Geraci pivoted to taking a moment to appreciate VettaFi’s new feature, Bull vs. Bear. With an inaugural edition focused on the bull and bear cases for Tesla and the latest edition tackling Meta, Crigger explained that this will be a regular Tuesday morning feature, with two VettaFi staff writers taking opposite sides of a hot investment topic with an eye towards ETFs that can play either side.
“What I really love about this column is that the writers can just roll up their sleeves and get down and dirty with the topic,” Crigger explained.
Capital Group's Sprint
For the second segment, Geraci was joined by Capital Group’s Holly Framsted. In just about nine months, Capital Group has gathered $4 billion in AUM among its nine ETFs. An impressive run, given the murky market environment. Overall, Capital Group manages 2.2 trillion in assets around the world. As active ETF launches outpace passive ones, Capital Groups active ETFs may have shown up just at the right time.
“The regulations changed in 2019, enabling active managers to bring their investment solutions to the ETF vehicle,” said Framsted. ETFs have long been rising in popularity, but Framsted sees the abundance of passive ETFs fueling a situation where individual ETFs needed to be increasingly more niche. “I think financial advisors were yearning not to be the active manager, which is what they had become.”
Capital Group’s ETFs include the Capital Group Growth ETF CCGR, which continues to grow despite the rough market sentiment toward growth, and the Capital Group Dividend Value ETF (CGDV ), which is currently the Capital Group’s largest fund. “These two opposite ends of the investment spectrum, which have opposite results in the current market environment, are growing at an almost equal clip,” Framsted said. She sees this shared growth as evidence that advisors are building core diversified portfolios.
The three latest launches from Capital Group are centered on an active fixed income. Framsted noted that fixed income mutual funds are still four times the size of fixed income ETFs. Adoption has been slower, in part, due to there being fewer actively managed fixed income ETFs compared to actively managed fixed income mutual funds, according to Framsted. “What that tells me is that investors still largely prefer active management in this asset class and have been underserved active options in the ETF vehicle.”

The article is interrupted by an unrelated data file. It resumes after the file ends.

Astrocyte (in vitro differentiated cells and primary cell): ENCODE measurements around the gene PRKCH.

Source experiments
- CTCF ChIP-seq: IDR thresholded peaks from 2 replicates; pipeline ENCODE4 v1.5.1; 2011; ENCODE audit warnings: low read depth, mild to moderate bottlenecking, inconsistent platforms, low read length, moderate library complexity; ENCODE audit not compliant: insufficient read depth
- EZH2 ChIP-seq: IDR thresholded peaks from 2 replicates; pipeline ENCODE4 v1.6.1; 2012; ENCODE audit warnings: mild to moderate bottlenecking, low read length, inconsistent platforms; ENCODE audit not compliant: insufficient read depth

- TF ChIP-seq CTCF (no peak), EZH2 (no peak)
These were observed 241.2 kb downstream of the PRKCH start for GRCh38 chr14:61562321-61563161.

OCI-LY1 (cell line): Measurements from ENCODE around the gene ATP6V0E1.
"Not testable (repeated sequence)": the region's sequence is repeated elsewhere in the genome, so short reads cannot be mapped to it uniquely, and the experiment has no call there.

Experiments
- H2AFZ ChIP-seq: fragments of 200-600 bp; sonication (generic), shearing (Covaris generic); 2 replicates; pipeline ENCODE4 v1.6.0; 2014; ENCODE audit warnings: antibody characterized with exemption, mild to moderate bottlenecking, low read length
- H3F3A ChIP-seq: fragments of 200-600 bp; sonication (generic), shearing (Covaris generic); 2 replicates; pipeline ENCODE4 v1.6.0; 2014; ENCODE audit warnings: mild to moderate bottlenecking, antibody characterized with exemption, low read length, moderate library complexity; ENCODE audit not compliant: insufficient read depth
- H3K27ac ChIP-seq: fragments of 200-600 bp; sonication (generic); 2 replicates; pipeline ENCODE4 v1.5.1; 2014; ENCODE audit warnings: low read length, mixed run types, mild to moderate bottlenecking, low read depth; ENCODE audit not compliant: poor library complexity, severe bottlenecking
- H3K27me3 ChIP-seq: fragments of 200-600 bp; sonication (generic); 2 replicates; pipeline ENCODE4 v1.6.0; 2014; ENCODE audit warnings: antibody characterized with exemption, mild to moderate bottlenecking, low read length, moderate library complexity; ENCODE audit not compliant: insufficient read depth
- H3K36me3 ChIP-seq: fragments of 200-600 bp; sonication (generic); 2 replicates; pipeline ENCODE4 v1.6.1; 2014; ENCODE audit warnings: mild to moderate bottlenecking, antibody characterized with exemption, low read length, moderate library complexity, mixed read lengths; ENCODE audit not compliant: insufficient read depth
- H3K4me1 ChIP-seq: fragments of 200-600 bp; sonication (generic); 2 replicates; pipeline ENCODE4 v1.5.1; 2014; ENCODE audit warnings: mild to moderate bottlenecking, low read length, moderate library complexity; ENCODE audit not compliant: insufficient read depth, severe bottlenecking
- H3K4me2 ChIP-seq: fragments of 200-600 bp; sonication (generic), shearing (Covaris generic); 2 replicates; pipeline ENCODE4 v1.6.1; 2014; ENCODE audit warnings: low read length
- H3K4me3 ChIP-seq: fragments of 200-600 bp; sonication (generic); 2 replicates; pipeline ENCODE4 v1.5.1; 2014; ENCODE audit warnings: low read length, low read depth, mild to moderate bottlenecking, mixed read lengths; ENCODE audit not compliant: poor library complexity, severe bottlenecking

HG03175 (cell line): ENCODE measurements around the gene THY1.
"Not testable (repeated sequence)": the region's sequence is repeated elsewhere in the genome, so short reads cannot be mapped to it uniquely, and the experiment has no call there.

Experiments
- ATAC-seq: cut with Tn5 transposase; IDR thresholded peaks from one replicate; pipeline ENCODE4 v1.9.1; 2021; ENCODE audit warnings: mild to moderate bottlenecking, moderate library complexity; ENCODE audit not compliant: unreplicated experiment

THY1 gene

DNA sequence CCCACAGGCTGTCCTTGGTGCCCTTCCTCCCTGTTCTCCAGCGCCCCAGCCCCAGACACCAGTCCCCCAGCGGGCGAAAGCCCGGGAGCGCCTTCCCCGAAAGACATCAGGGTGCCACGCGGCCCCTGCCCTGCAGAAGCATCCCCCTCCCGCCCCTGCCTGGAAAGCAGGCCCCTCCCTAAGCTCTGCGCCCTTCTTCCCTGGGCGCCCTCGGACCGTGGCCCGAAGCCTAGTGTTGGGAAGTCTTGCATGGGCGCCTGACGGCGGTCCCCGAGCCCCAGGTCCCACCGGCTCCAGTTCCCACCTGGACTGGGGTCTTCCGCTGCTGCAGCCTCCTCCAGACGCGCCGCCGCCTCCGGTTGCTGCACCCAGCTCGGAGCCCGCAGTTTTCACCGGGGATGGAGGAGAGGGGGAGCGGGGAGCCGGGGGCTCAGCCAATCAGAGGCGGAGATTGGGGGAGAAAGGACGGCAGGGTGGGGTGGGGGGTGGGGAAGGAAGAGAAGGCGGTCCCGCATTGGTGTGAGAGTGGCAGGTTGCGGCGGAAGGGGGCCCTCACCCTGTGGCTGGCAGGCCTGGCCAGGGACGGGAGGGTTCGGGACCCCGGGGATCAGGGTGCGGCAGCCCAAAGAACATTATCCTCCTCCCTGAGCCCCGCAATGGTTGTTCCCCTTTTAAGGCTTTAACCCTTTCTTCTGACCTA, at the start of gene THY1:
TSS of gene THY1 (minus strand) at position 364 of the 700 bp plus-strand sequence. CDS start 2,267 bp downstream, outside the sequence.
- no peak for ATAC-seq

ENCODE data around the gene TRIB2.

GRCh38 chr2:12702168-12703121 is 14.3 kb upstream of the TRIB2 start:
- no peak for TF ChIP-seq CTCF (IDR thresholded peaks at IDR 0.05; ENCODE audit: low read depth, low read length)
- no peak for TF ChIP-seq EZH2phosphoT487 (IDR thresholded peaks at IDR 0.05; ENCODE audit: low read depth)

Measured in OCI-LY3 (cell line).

The EMPWR Platform
For the final segment, Geraci discussed the EMPWR platform with Emerge Capital’s Lisa Langley. It is a sustainability focused platform offering ETFs run by all-women management teams.
“The idea came from experience, knowing that women portfolio managers have a tougher time winning mandates, no matter how talented they are or what their performance is,” Langley explained. “I’m a tremendous advocate of bringing great strategies forward, and I really wanted to try and do something about an injustice. I just don’t think they get their fair due no matter how strong their performance is.”
Geraci noted that less than 2% of U.S. active and passive funds are run by all female portfolio teams. Langley said, “one of the biggest issues we have in the industry is the lack of disclosure that is compelled. So all of this is just from self-reported stats because there are firms that refuse to report, and those are some of the largest firms.” Just 11% of portfolio managers are women. “It’s a tremendous inequity.”
Asked about what can be done to create more of an egalitarian financials services industry, Langley noted that regulatory compulsory disclosure about who is running the portfolio under the hood. Asking clients if they are interested in strategies run by women portfolio managers could also be helpful, as many people are unaware of the inequity. “Unfortunately, the women are the last to be hired and the first to be fired,” Langely said, “I believe that firms that have job openings for portfolio managers need to make a more dedicated effort to hire more women portfolio managers.”
Emerge has a suite of five ETFs, all run by experienced woman portfolio managers, with Catherine Avery’s Emerge EMPWR Sustainable Dividend Equity ETF (EMCA ) leading the charge. Avery describes the strategy as “dividends with a purpose.”